GMPartsCenter.net’s New Graphic Reveals A Big Increase for Consumers
April 10, 2017 – A new graphic shows how the price of motor oil has changed since 1934, when adjusted for inflation. Created by GMPartsCenter.net, the chart shows the price for a quart of motor oil going back more than 80 years. The pricing data was found in public library records, and the inflation adjustment was done using Bureau of Labor data.
“When we put this data together, we were amazed to see relatively flat pricing for motor oil between 1934 and 2007,” says Matt Mylan, parts director at GMPartsCenter.net. “However, for reasons that aren’t obvious, the price of a quart of conventional motor oil has nearly doubled in the last decade compared to the historical average.”
The chart shows pricing for conventional motor oil on a per quart basis. In 2017, conventional motor oil is available for $4.25 a quart on the low end, with some conventional brands charging more. Looking over the historical price for a quart of conventional motor oil, 2017 pricing seems to be an outlier. After adjusting for inflation, motor oil prices have been close to $2 per quart for most of the last 80 years.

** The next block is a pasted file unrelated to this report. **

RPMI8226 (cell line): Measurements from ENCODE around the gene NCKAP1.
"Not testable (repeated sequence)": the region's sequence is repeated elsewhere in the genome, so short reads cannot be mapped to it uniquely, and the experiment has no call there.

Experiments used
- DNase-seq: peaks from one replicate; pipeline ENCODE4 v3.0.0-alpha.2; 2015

“I’d like to say I know why conventional motor oil costs twice as much today as it did even 10 years ago, but I have no idea,” says Mylan. “I have some theories – a regulatory change, perhaps – but it really is perplexing.”
In addition to documenting the price of motor oil since 1934, the graphic also shows how much motor oil packaging has changed over the years. From more sophisticated graphics to the switch from cans to bottles in the mid-80s, motor oil packaging changes are dramatic.
“In the early days, motor oil was often sold in 5 gallon cans. These cans were sometimes made from metal, and sometimes had cardboard sides with a metal spigot. It took many decades to get to the plastic quart bottles we use today.” says Mylan. “Lately, we’ve seen oil sold in pouches. Considering how much motor oil packaging designs have changed, this chart could look really different in another 10 years.”